The statement goes on to reveal that one of the biggest concerns the sisters had over his speech was “the assertion that being a homemaker is the highest calling for a woman.” After all, despite being valued members of the Catholic Church, the sisters do not adhere to Butker’s statement since they dedicated their “lives to God and God’s people.” Even though the sisters didn’t choose the route of being wives and mothers, their role has allowed them to inspire and teach countless women who did go on to be “wives and mothers,” as well as the women who make a difference in the world through “leadership, scholarship, and their careers.”

The nuns state that the university’s priority is raising compassionate people who are the best version of themselves and bring others to Christ. Of Butker’s views, they write, “We reject a narrow definition of what it means to be Catholic.” To conclude, the sisters highlight once more that they are “faithful members of the Catholic Church” who embrace its teachings and wish Benedictine to be known as “an inclusive, welcoming community.”

This statement is very important in the discussion surrounding Butker’s speech. Since he largely made his speech in the name of Catholicism, it’s essential to listen to what Catholics think of it. The thing is, the mere existence of nuns in the Catholic Church is already a strong antithesis to Butker’s statements. According to Butker, women’s lives don’t start until they marry and have children, and he insinuates they are bad Catholics if they don’t stick to their God-given duty to be homemakers. Many nuns do not marry or bear children, yet they are still recognized as vital to the Catholic Church and society. Some even consider nuns early feminists since they rejected the idea that women should stay in the home and instead went on to become essential members of their Church and community.

So, those arguing that Benedictine College graduates essentially “signed up” for Butker’s speech by going to a Catholic college are quite wrong because not all Catholics believe women should be homemakers—especially the nuns who devoted their lives to God in ways other than homemaking and helped create Benedictine College by laying the foundation for an Academy specifically for young women. The nuns’ statement is a very poignant reminder that Butker doesn’t have any authority to dictate how the Church or Catholics live their lives, nor is there any proof that he is the epitome of the perfect Catholic.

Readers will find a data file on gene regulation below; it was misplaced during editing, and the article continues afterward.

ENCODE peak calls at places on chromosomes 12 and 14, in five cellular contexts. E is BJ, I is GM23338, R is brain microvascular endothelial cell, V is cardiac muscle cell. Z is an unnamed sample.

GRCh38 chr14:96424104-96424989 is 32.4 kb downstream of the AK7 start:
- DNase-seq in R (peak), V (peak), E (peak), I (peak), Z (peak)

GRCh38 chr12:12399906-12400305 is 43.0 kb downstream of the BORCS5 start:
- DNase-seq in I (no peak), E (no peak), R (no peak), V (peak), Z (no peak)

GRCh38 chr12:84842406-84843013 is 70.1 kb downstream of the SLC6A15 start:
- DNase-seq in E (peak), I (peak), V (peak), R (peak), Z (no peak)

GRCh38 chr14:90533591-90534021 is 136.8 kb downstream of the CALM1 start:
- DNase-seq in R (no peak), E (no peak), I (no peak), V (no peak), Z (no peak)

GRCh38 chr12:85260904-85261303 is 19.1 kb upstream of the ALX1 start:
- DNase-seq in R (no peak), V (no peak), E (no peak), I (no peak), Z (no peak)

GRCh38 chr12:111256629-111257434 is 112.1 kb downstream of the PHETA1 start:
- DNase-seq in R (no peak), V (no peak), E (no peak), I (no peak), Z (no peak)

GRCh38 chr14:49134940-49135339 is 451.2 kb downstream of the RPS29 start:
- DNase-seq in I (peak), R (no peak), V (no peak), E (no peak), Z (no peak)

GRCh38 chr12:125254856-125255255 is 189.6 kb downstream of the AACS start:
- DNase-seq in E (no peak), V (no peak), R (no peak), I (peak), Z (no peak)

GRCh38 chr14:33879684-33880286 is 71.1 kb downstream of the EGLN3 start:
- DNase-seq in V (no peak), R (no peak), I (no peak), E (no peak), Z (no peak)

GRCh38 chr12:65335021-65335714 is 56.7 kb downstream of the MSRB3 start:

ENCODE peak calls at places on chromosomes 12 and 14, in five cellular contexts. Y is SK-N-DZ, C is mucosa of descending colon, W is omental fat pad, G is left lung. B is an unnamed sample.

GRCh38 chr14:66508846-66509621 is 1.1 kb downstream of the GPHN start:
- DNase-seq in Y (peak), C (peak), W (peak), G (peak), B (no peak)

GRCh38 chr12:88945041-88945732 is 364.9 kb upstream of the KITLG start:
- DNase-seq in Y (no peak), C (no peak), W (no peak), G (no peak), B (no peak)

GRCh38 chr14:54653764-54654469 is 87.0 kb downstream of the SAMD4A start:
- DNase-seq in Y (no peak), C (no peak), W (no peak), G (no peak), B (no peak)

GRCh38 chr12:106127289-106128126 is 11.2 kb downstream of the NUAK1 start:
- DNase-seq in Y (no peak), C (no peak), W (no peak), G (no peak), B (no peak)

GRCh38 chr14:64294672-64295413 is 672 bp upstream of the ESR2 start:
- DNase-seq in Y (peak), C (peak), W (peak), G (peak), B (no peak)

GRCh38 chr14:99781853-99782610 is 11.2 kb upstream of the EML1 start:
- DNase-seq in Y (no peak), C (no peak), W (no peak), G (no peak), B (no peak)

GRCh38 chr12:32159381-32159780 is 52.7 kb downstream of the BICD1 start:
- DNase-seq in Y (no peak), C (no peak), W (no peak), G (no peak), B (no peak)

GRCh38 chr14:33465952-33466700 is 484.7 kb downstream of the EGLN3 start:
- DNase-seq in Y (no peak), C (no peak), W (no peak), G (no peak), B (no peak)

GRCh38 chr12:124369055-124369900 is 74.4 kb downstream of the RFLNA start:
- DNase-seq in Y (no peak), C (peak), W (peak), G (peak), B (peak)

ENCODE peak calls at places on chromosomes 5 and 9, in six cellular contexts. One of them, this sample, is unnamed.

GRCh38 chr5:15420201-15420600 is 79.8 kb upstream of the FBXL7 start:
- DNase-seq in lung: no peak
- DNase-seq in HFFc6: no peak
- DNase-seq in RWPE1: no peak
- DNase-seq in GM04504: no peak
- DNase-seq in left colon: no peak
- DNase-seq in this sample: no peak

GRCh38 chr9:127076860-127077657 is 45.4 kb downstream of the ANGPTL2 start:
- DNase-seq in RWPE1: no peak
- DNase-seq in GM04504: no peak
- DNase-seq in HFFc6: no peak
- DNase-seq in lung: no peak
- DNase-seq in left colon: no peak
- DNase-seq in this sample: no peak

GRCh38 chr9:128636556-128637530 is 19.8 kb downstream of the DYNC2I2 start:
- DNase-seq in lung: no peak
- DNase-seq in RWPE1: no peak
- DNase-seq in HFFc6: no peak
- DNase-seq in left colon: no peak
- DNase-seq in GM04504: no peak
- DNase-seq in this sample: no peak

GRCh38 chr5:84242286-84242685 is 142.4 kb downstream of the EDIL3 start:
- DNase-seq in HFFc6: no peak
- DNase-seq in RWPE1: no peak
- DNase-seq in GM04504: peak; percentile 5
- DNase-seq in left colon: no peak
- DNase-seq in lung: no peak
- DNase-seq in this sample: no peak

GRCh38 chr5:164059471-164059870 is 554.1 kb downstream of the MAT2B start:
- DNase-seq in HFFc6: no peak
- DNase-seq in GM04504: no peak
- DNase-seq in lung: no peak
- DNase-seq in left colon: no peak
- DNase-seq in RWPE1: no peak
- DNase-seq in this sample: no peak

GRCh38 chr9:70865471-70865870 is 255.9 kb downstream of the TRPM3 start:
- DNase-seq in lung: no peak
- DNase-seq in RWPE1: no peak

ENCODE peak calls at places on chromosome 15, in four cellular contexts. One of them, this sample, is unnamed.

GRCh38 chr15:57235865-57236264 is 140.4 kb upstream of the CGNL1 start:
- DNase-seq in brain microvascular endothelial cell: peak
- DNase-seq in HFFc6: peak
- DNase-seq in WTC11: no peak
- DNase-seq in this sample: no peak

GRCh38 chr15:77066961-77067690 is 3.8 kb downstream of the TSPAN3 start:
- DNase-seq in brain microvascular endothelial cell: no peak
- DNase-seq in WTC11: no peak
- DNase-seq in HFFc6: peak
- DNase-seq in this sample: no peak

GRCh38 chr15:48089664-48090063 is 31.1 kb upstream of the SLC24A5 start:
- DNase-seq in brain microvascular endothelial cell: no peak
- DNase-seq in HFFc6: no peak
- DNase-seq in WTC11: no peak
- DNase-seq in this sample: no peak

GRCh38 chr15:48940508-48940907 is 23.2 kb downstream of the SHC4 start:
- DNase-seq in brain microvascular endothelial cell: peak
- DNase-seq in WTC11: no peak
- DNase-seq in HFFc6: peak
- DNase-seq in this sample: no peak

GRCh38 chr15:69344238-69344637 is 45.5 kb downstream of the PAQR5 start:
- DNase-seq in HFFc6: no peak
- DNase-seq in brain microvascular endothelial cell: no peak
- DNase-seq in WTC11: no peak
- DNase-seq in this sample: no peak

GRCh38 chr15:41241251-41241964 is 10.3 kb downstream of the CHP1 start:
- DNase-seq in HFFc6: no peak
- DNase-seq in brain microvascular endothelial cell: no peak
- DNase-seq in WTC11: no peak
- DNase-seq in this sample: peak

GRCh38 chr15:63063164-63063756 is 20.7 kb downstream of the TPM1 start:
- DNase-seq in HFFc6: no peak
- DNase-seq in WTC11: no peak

The Mary Sue is supported by our audience. When you purchase through links on our site, we may earn a small affiliate commission. Learn more about our Affiliate Policy
Image of Rachel Ulatowski
Rachel Ulatowski
Rachel Ulatowski is a Staff Writer for The Mary Sue, who frequently covers DC, Marvel, Star Wars, literature, and celebrity news. She has over three years of experience in the digital media and entertainment industry, and her works can also be found on Screen Rant, JustWatch, and Tell-Tale TV. She enjoys running, reading, snarking on YouTube personalities, and working on her future novel when she's not writing professionally. You can find more of her writing on Twitter at @RachelUlatowski.